But by adopting a new transceiver design, using coolerless and colourless (reflective) components, operating at a wider temperature range without needing significant cooling is possible. “It is speculative but there is a good commercial argument that this could be effective,” says Smith.
C-3PO will also exploit material systems to extend devices’ temperature range - 75oC to 85oC - to eliminate as much cooling as possible. Such material systems expertise is the result of CIP’s involvement in other collaborative projects.
"If the [WDM-PON] technology is deployed on a broad scale - that is millions of user lines – every single watt counts"
Klaus Grobe, ADVA Optical Networking
Indeed a companion project, to be announced soon, will run alongside C-3PO based on what Smith describes as ‘revolutionary new material systems’. These systems will greatly improve the temperature performance of opto-electronics. “C-3PO is not dependent on this [project] but may benefit from it,” he says.
Colourless and coolerless
CIP’s role in the project will be to integrate modulators and arrays of lasers and detectors to make coolerless and colourless optical transmission technology. CIP has its own hybrid optical integration technology called HyBoard.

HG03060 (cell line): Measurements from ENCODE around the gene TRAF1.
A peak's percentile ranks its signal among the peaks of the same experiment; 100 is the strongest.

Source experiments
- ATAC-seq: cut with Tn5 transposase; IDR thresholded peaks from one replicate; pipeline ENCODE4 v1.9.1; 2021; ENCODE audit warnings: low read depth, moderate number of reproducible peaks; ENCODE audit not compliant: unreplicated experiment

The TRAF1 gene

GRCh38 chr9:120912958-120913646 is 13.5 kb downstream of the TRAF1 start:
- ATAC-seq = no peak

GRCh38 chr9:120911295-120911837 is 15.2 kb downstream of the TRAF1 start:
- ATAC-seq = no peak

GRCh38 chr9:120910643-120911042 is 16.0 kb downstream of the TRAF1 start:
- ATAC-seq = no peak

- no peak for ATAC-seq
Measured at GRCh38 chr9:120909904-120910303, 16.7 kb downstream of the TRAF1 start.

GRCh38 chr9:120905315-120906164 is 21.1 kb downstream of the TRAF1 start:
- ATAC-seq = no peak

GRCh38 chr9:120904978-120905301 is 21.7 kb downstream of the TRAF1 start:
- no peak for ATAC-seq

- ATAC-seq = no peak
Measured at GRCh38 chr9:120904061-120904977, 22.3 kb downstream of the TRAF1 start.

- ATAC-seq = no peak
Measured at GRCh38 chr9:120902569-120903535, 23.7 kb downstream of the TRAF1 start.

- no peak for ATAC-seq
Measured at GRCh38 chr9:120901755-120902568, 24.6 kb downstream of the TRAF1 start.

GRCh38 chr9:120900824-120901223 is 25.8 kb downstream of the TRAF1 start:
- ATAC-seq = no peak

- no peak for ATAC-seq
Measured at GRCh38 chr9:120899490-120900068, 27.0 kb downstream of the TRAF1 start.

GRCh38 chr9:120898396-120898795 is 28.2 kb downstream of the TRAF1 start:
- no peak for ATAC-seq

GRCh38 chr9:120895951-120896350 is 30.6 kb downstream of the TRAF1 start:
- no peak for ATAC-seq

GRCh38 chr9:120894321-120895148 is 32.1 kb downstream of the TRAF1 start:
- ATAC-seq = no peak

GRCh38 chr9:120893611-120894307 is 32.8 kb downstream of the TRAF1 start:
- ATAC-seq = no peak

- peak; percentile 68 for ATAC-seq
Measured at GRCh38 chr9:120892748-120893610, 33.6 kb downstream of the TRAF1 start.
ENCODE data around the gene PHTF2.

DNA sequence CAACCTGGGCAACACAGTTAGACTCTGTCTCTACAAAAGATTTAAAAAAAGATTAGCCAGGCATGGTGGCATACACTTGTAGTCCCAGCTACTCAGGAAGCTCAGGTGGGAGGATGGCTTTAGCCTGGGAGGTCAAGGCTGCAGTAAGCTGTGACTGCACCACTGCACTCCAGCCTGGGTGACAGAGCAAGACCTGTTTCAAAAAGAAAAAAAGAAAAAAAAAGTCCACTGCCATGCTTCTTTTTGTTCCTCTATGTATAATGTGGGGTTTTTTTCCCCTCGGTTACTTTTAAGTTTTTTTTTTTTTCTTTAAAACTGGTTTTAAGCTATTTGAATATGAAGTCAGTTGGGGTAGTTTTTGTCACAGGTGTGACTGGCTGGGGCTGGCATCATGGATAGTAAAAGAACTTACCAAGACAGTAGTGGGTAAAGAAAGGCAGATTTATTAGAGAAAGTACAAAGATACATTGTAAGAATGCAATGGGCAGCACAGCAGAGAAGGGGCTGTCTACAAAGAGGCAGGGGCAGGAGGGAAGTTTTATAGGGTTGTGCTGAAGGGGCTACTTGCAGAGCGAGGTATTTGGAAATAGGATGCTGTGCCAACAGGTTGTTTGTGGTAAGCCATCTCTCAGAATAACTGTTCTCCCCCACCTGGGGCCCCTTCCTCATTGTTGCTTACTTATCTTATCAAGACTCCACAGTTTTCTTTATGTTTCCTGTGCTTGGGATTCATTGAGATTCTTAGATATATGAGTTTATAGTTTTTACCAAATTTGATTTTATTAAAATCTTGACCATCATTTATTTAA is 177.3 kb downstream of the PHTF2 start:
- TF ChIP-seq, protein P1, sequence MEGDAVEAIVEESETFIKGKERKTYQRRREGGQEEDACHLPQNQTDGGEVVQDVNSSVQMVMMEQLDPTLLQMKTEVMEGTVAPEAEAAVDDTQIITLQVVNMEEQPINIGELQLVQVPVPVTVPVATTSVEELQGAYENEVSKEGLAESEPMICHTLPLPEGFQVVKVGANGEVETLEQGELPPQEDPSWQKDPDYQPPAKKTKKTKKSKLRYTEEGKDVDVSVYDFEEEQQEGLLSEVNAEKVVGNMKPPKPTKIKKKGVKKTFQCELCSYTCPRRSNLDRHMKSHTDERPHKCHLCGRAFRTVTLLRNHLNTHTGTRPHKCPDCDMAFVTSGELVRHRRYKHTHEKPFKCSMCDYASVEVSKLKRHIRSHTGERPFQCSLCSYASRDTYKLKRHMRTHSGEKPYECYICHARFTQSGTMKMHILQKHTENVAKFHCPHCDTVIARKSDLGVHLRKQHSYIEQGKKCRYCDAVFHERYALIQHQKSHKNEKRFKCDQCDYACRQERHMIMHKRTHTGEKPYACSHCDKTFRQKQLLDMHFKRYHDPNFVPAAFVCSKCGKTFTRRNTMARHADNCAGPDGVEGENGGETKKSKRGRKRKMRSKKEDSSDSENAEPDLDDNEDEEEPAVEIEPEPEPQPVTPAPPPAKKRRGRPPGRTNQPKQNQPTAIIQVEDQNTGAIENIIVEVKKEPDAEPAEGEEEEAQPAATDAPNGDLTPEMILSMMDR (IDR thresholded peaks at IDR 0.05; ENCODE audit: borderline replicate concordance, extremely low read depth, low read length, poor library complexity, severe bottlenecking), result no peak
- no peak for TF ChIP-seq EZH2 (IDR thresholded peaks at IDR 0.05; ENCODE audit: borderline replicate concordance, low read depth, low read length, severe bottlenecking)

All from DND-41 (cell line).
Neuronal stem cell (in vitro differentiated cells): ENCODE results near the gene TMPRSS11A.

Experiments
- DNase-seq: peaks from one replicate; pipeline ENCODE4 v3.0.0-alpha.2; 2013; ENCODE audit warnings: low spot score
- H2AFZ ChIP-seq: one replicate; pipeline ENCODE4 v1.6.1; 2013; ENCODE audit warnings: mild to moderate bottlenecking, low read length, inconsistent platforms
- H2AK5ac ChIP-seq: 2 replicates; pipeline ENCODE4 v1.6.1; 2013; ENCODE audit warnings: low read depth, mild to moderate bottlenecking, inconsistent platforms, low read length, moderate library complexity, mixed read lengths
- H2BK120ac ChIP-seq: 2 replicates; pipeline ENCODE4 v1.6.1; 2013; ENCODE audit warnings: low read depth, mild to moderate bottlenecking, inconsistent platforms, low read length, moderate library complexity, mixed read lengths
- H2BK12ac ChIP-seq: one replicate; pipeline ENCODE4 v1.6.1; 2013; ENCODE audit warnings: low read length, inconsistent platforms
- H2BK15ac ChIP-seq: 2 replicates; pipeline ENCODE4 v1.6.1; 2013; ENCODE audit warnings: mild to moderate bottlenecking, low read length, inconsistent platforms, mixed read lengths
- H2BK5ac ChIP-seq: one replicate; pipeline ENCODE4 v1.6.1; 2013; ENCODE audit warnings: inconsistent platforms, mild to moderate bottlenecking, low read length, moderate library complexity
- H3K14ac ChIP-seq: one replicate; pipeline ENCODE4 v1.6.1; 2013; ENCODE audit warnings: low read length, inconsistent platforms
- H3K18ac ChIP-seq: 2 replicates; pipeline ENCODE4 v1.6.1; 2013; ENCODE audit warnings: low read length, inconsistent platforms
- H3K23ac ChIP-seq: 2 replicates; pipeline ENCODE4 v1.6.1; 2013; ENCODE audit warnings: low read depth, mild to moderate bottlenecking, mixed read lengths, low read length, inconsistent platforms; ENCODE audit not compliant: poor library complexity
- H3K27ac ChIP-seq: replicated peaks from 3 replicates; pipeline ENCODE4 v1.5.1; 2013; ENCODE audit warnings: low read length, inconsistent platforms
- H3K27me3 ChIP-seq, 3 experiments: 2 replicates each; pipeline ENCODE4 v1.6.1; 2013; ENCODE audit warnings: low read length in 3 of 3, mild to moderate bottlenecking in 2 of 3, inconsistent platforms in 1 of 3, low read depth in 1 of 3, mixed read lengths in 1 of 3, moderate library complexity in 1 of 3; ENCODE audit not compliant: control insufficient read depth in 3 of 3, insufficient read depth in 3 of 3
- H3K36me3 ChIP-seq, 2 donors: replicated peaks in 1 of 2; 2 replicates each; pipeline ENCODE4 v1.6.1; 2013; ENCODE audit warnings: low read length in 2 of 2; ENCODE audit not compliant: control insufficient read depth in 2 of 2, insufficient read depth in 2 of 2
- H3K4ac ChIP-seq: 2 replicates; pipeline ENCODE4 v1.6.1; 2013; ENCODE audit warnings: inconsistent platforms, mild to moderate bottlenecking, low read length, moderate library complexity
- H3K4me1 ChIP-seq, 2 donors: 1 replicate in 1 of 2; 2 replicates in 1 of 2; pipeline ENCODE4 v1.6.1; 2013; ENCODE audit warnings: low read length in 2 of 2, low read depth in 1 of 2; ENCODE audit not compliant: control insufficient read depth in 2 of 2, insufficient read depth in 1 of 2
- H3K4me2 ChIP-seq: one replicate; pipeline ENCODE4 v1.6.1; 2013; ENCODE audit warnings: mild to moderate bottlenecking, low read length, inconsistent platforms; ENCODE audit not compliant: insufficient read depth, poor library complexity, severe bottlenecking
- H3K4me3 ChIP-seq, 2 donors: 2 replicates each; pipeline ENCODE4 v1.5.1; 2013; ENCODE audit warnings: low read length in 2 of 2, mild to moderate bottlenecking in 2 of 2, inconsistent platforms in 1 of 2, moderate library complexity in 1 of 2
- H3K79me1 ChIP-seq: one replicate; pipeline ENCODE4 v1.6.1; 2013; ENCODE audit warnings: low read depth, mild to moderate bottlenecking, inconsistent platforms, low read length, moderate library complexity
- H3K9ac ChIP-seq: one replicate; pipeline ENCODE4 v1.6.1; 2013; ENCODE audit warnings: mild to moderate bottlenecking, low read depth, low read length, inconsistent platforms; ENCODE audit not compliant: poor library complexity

“Coolerless is something that will always be aspirational,” says Smith. C-3PO will develop technology to reduce and even eliminate cooling where possible to reduce overall power consumption. “Whether you can get all parts coolerless, that is something to be strived for,” he says.
Colourless implies wavelength independence. For light sources, one way to achieve colourless operation is by using tunable lasers, another is to use reflective optics.
CIP Technologies has been working on reflective optics as part of its work on wavelength division multiplexing, passive optical networks (WDM-PON). Given such reflective optics work for distances up to 100km for optical access, CIP has considered using the technology for metro and enterprise networking applications.
Smith expects the technology to work over 200-300km, at data rates from 10 to 28 Gigabit-per-second (Gbps) per channel. Four 28Gbps channels would enable low-cost 100Gbps DWDM interfaces.
CIP’s building-block components used for colourless transmission include a multi-wavelength laser, an arrayed waveguide grating (AWG), reflective modulators and receivers (see diagram).
Smith describes the multi-wavelength laser as an integrated component, effectively an array of sources. This is more efficient for longer distances than using a broadband source that is sliced to create particular wavelengths. “Each line is very narrow, pure and controlled,” says Smith.
The laser source is passed through the AWG which feds individual wavelengths to the reflective modulators where they are modulated and passed back through the AWG. The benefit of using a reflective modulator rather than a pass-through one is a simpler system. If the light source is passed through the modulator, a second AWG is needed to combine all the sources, as well as a second fibre. Single-ended fibre is also simpler to package.